Uncovering Stockholm’s Summer Secrets
Most travellers to Europe tick off their typical hotspot destinations – London, Paris, Rome, etcetera, etcetera. But I’m about to put a case forward to encourage all travellers to Europe to head further north. Yes, I know, it’s colder up there. Dare I say it, you might even have to pack a layer or two, even if you’re going in the middle of the year. Despite the fact it’s not one of the big major European tourist hubs, Stockholm is one city that really should be on your European bucket list.
I had always thought of Sweden as being a cold and dark city, without much appeal for a seeker of the sunshine like myself. Little did I know though, Stockholm’s summer sees an incredible transformation. A city normally known for wintery gloom truly comes to life in the middle of the year – albeit for just a few months. But it’s during this brief window of sunshine and warmth that you’ve got to seize the opportunity by the hands, and explore this jewel of Scandinavia.
Without doubt, Stockholm’s unique landscape really does make it one of the most beautiful waterside cities in the world. A city of fourteen islands, water is a constant theme all across Stockholm. Lakes surround beautiful island forests; the archipelago and its 30,000 islands are a maze waiting to be explored. I also believe that this is one of the reasons why Stockholm is one of the most eco-friendly cities I’ve ever visited. There’s a constant connection with the environment, and in particular, the water. Saying this though, the sea breeze does kick in on a sunny July day, with the reminder to always have that extra layer close by.
With so many islands, you’d think Stockholm would be difficult to get around, but despite its layout, this is a convenient city to navigate. Bus and tram stops are located all throughout the popular parts of the city, and there are taxis, both on land and water. But one little known secret of Stockholm lies underground, in its unique train network.
You see, not many people are aware of the fact that Stockholm is home to the world’s largest art exhibit. And more uniquely, that it’s found in its train network. At over 110km long, this collection of incredible sculptures, paintings, mosaic and art installations occupy more than 90 of the 100 stations. Some stations contain miniature replicas of traditional Swedish towns, while others are three dimensional tributes to Swedish sports and Olympians. Others are larger in scale, with the art piece literally taking up the entire entrance to the train platform, while others feature photographs and sculptures placed around the station. It’s not uncommon to see passengers taking a moment to photograph them. Indeed, you can spend a whole day on a day-pass, traveling through the stations, and just admiring the many pieces of art.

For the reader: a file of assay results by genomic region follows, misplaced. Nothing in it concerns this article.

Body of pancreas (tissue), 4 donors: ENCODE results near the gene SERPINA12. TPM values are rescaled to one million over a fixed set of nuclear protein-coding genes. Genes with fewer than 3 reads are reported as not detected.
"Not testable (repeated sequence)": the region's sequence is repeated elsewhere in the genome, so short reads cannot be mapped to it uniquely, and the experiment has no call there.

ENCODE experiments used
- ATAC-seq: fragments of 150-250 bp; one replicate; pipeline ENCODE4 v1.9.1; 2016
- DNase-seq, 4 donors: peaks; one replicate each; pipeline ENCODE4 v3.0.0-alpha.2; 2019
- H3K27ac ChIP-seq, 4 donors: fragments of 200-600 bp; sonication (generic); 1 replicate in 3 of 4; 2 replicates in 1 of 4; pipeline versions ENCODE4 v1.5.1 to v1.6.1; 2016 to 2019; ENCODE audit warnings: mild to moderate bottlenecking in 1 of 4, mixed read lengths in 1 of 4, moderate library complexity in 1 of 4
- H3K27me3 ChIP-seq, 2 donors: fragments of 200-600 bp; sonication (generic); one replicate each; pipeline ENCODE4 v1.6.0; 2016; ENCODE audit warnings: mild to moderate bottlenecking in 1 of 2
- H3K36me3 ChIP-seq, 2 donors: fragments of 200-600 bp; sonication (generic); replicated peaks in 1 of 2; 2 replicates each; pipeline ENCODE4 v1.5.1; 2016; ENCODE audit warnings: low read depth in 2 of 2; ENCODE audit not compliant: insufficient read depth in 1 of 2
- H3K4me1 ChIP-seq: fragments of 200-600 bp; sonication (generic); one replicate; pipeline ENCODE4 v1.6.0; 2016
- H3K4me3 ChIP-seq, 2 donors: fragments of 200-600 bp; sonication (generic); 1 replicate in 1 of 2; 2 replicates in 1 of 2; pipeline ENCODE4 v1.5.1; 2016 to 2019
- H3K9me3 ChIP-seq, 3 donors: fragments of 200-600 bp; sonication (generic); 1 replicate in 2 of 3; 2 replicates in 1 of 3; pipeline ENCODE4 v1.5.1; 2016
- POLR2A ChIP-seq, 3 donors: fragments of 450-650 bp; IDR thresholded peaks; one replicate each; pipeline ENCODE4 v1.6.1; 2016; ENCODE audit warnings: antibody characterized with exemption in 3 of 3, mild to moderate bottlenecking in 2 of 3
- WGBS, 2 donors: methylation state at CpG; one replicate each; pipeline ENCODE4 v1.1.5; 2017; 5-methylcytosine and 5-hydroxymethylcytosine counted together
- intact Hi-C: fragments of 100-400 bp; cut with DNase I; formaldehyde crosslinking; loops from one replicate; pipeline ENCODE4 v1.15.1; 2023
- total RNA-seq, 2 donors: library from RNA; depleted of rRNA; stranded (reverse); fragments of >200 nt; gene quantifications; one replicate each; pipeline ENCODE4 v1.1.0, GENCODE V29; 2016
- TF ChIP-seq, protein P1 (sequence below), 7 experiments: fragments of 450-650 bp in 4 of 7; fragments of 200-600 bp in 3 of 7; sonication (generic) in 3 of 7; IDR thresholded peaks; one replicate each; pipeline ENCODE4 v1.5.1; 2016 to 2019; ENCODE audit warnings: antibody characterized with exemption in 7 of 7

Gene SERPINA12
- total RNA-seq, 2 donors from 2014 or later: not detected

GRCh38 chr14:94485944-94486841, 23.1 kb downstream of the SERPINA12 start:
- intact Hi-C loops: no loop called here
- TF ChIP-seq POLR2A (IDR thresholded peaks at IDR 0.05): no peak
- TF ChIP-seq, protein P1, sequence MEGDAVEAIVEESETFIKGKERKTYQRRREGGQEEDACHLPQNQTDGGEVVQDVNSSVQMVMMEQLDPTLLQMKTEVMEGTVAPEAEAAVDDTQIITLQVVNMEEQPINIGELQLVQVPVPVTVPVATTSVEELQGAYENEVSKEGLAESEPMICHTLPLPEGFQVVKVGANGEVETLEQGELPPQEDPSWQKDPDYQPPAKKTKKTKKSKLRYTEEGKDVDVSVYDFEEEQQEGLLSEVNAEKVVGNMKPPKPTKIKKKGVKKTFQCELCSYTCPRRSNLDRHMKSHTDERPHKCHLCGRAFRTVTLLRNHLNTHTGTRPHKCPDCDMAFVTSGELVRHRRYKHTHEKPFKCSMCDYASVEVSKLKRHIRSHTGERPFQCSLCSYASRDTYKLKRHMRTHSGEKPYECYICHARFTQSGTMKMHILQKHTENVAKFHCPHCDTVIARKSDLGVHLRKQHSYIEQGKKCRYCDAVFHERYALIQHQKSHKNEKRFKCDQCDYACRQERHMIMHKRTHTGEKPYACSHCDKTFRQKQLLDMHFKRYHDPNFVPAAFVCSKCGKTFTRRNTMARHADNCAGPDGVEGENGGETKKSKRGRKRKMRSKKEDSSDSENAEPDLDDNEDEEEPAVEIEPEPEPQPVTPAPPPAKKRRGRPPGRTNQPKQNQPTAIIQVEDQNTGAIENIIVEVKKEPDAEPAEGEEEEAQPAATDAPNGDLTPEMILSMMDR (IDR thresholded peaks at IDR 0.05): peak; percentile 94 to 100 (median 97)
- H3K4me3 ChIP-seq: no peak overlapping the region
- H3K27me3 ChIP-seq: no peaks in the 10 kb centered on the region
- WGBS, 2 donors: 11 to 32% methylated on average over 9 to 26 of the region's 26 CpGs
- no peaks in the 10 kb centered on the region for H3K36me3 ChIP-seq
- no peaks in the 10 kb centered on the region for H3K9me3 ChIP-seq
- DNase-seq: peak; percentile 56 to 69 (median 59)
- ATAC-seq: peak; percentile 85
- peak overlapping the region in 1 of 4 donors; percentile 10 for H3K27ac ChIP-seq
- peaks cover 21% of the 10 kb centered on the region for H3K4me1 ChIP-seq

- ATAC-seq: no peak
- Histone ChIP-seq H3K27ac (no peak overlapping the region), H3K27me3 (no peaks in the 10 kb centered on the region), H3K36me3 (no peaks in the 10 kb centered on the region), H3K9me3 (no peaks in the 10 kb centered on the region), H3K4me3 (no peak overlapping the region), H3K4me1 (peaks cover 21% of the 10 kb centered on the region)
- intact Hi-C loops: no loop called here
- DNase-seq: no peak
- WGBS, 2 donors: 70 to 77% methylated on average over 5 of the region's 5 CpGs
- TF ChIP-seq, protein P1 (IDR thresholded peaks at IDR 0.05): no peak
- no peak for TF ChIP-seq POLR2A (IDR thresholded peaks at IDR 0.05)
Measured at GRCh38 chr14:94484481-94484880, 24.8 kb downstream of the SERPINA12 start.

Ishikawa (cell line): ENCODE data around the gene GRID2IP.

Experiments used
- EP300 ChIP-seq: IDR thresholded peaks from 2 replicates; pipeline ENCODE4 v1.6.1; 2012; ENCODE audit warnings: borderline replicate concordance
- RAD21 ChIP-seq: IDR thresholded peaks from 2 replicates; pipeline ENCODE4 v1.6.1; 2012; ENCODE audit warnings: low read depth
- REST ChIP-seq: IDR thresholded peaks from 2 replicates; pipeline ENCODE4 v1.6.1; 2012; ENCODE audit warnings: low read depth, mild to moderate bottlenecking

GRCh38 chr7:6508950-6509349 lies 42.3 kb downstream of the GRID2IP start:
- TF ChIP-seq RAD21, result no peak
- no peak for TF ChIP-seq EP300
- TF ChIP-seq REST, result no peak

Segue tours and bike tours all take advantage of the city’s spacious roads and paths. And to be completely honest, being stuck inside a car or a bus and seeing the city from behind windows is probably the last way you want to tour Stockholm in the summer months. Being outside, soaking up the sunshine and the fresh air is the best way of exploring the city’s islands and winding streets.
The Swedish Fika
Some people might argue that Melbourne is the coffee capital of the world, but here in Stockholm, the concept of a coffee break is taken potentially even more seriously. It’s called a “fika” and for everyone that lives in Sweden, it’s a way of life – no arguments about it. A fika is essentially a coffee break with your colleagues, or family and friends. It’s more than just escaping to get a cup of coffee though – it’s about socialising, taking some time out of your day, no matter how busy you are, and setting aside some quality time. It doesn’t matter what type of coffee you have, it’s just got to be accompanied by something sweet. Cinnamon buns, rolls, cupcakes and slices are all acceptable fika sweets, and I think it’s well and truly your responsibility to sample them all. I mean, come on, it’d be rude not to observe local custom when in Sweden…!
There are hundreds of coffee shops in Sweden, but to experience a local fika, try to find one with table service, as opposed to a faster take out counter, and look for a good window display of sweet treats. Often, this will be the sign of a cafe that welcomes a traditional fika experience. And if all else fails, just look for locals who seem to be enjoying a break from the work day with a coffee and cake in front of them!
Get your disco on at the ABBA Museum
Nothing says Sweden than IKEA and ABBA – and in Stockholm, you can visit a museum dedicated entirely to celebrating the country’s most famous act. It’s all about national pride for this flamboyant and over the top musical group who captured a nation’s (and Europe’s) heart back in 1974. If you’re a fan of the Swedish foursome, and you want to thank them for the music, this is one place that you need to include on your Stockholm to-do list.